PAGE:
The area when I was a child around the Temanggung regency, Central Java in the early 70’s was the main producer of “green gold” vanilla fruit which had good quality and market share abroad. Green gold is a term for plantation commodities that have the potential to be exported. Together with tobacco and coffee plants, the Temanggung area which altitude ranges from 500-1000 meters above sea level is suitable for plantations as well as fruit trees.
The refreshing smell of quality vanilla fruit at that time was the first awesome smell I felt from the nature and at that moment I also saw the vanillin crystals glittering inside the body of the ripe fruit bean. This memory is always attached and I remember it as a blessing to the locals. Vanillin extract from ripe vanilla fruit is used to give the aroma of food and drink, perfume, cosmetics, pharmaceutical and health needs (anti depression).
According to data from the 2016 Food and Agriculture Organization Statistical Database (FAOSTAT) world food organization, two thirds of the total 8,000 tons of vanilla are produced by Madagascar (37%), Indonesia (29%), the rest come from China, Mexico, Tahiti, and Papua New Guinea. Total world production is decreasing in 2017 to 2018 because global warming which disrupts the dry season becomes too dry and the rainy season is excessive and unpredictable.
Actually vanilla production in Indonesia has started to decline since the early 2000’s because its quality abroad has been rejected by the international market and domestically due to too much theft so that the maintenance of its plants has become dormant and has not developed, as is the case in Madagascar. This year 2019 is expected to give better hope for vanilla production in Indonesia.
Currently vanilla plantations are generally still traditional. Global warming which causes weather to be more unpredictable can be overcome by maintaining plants in climate-controlled greenhouses (temperature, humidity, light, air circulation) and soil fertility (organic liquid fertilizer, natural growth hormone, soil microbes). It takes around 8 months starting from pollinating flowers with the help of farmers’ hands to become quality fruit. In the greenhouse the fertilization process becomes more controlled and can avoid theft.
Vanilla plants (Vanilla planifolia) are members of the orchid family (Orchidaceae), which their flowers are usually fragrant, colorful and beautifully shaped, complete and complex. Many opinions suggest that members of the Orchidaceae family, including vanilla plants, are relatively slow to grow and pollination is always with the help of humans so that from a business standpoint it takes time for ROI (return of investment). This needs to be overcome by the experience of planting and processing fruit production, the development of science and technology, as well as adequate management and R & D.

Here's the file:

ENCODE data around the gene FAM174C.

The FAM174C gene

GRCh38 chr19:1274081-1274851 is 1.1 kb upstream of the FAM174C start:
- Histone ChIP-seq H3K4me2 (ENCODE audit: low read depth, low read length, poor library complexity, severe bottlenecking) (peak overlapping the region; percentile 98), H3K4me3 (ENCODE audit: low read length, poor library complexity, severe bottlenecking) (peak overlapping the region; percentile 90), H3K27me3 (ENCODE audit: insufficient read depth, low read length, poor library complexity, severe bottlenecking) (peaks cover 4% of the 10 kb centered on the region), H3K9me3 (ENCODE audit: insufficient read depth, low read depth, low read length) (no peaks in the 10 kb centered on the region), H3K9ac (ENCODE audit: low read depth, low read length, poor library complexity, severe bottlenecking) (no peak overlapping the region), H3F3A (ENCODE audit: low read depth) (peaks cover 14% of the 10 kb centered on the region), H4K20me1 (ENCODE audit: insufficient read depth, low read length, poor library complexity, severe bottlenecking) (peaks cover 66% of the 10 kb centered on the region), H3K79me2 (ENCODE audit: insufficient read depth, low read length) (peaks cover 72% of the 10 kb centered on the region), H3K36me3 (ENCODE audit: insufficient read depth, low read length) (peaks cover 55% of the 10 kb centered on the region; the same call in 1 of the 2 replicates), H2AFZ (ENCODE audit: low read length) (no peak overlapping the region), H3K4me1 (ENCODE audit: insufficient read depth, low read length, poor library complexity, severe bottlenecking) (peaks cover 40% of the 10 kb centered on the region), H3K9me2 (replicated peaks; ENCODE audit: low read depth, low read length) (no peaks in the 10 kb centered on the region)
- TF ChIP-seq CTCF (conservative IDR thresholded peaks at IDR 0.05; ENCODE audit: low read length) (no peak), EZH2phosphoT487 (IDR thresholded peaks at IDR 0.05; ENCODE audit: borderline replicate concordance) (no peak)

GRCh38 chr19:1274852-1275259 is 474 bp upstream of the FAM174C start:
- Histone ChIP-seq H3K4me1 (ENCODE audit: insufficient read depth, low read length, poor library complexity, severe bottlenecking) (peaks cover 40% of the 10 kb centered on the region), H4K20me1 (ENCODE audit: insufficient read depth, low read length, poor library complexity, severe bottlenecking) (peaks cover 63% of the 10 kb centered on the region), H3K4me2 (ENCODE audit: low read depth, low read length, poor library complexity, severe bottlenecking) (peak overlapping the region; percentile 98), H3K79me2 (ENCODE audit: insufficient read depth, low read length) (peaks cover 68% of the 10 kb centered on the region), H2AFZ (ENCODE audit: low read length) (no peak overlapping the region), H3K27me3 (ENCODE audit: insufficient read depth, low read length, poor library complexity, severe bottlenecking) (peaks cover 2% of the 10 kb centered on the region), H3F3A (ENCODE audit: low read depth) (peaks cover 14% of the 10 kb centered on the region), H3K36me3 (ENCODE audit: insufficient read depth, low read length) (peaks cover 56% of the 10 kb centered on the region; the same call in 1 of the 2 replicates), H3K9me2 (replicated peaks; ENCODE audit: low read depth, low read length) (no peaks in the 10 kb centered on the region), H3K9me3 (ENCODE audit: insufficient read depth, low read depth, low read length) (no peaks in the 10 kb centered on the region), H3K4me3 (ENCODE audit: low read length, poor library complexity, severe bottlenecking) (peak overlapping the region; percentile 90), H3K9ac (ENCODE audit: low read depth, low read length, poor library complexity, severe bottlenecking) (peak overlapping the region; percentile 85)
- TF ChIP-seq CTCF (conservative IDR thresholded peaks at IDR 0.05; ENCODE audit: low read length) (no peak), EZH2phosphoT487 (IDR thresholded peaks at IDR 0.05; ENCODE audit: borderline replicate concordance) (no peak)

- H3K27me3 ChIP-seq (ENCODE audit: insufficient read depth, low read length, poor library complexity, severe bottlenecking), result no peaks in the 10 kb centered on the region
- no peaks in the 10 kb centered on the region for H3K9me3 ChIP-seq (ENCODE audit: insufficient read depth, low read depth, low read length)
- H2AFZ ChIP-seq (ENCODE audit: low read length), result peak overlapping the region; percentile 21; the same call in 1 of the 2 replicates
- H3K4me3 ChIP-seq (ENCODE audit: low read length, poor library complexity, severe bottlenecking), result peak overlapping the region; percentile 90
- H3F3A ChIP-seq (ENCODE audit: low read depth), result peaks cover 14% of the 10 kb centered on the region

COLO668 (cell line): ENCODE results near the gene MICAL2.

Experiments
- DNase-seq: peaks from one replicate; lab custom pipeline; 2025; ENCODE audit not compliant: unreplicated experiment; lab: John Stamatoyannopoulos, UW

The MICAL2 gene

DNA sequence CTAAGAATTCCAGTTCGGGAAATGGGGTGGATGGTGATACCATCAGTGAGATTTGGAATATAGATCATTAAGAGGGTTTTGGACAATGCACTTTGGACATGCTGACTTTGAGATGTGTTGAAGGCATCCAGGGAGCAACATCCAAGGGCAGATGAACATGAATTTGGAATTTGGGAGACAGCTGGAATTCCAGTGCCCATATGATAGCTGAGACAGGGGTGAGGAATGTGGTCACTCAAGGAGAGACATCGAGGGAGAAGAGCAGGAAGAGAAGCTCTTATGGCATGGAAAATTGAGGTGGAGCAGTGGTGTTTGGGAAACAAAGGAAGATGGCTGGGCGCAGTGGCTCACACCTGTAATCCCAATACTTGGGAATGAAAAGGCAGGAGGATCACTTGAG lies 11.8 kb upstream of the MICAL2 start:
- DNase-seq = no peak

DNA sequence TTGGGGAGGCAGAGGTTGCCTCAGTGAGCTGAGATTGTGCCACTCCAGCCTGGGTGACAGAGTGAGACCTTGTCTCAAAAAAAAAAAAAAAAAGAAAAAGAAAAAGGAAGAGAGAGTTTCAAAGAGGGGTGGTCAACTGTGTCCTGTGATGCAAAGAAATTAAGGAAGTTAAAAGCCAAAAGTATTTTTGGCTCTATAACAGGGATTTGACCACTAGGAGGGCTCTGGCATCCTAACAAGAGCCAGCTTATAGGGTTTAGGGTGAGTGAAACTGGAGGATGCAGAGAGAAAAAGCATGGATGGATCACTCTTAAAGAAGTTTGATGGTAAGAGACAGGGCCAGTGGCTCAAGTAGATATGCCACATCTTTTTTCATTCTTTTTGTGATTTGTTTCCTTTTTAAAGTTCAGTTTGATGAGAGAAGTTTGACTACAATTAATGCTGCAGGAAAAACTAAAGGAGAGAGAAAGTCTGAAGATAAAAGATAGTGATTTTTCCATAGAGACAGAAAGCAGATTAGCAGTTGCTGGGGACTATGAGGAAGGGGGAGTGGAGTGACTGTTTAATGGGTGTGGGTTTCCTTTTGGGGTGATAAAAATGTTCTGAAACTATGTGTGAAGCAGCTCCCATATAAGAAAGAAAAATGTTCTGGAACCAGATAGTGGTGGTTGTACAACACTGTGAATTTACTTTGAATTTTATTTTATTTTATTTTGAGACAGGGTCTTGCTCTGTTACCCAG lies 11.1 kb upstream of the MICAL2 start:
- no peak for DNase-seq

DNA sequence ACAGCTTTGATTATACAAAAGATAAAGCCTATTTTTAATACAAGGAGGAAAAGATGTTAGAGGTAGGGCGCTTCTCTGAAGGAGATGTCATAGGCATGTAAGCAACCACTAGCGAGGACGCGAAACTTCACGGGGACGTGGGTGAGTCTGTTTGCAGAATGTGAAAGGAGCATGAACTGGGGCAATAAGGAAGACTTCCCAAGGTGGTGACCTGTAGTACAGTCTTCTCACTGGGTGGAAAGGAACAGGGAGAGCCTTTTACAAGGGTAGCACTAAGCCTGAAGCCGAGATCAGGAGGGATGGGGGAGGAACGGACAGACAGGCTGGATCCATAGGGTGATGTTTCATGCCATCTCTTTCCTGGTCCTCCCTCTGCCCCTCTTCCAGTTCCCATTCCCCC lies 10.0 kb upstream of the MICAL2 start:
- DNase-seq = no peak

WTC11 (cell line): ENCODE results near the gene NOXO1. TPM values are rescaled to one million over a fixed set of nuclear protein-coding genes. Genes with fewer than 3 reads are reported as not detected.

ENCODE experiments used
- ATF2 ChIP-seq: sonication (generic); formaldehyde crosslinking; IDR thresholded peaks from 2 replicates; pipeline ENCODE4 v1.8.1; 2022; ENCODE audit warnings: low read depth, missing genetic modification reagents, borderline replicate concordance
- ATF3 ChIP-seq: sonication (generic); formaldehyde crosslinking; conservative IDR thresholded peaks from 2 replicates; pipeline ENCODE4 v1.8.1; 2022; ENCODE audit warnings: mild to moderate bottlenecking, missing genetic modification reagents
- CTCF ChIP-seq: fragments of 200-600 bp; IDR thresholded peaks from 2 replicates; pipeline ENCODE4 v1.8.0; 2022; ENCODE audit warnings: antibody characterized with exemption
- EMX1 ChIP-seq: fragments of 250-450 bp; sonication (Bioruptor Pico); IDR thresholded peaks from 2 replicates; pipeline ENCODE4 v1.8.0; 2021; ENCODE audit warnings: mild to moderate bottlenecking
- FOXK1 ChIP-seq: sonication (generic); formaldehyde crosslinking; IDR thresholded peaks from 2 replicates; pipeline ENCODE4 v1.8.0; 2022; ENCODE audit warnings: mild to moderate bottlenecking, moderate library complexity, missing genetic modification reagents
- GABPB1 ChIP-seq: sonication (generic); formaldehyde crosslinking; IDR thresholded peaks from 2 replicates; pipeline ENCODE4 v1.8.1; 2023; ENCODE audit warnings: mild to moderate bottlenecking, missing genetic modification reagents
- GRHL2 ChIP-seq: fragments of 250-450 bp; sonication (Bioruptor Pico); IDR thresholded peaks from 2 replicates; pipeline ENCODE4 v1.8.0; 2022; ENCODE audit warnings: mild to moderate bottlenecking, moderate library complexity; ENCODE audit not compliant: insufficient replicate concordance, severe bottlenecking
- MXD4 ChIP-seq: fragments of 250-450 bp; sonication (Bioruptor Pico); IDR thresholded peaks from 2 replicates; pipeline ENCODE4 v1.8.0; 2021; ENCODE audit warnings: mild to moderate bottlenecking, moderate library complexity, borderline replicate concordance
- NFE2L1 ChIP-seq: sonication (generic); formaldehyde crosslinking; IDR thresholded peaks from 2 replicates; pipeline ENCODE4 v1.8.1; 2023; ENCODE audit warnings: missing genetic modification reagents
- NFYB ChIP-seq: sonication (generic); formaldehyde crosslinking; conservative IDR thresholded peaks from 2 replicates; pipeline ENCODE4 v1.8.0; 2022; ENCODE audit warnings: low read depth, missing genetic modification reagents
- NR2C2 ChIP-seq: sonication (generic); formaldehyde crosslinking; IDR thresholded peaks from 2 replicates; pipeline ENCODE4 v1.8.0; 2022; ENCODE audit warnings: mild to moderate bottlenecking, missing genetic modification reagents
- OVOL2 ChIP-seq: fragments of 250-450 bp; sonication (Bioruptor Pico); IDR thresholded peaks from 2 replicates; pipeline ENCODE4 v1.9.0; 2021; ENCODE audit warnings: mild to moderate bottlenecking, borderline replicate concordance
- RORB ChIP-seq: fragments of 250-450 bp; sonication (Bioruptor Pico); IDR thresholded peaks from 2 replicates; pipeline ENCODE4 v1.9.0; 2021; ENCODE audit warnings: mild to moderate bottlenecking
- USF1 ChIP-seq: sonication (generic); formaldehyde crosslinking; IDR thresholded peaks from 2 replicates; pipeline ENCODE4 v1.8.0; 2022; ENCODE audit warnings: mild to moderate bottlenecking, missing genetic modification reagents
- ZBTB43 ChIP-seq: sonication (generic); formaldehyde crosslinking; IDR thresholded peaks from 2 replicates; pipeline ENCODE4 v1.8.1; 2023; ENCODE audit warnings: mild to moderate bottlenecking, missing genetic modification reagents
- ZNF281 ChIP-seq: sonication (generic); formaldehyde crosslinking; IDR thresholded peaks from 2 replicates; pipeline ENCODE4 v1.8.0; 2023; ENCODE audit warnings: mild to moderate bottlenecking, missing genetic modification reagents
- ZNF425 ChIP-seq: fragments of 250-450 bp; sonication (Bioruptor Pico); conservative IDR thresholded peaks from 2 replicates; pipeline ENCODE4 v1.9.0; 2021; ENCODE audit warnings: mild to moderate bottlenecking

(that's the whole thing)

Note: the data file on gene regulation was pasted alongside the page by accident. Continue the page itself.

In fact, in terms of technology in plantation crops, planting vanilla is relatively easy because natural selection has tested this plant on a limited environment. This is one of the characteristics of the orchid family. Orchidaceae members are one of the most diverse in the plant world. Vanilla plants have long been cultivated since the Aztec era around the 15th century and were first introduced by the Spanish people along with chocolate plants to Europe.
With advances in greenhouse technology, organic fertilizers that use natural microbes by earthworms, and the help of natural pollination that can be done, for example by bees and hummingbirds, need to be studied to support vanilla production. In addition, vanilla plants have evolved for a long time, so they have been tested, especially for vanilla plant varieties from the Temanggung area that were once known abroad as well as important to develop.
Revolution is needed in planting and Vanilla post-harvest processes. After everything is calculated, well planned, vanilla planting will be shorter, more productive, and safer so that it can bring in foreign exchange, also create jobs. The glory of vanilla fruit, the Indonesian green gold for export quality is expected to be repeated in the near future and can compete healthily.
The photo of Vanilla planifolia above is courtesy of Malcolm Manners, Florida.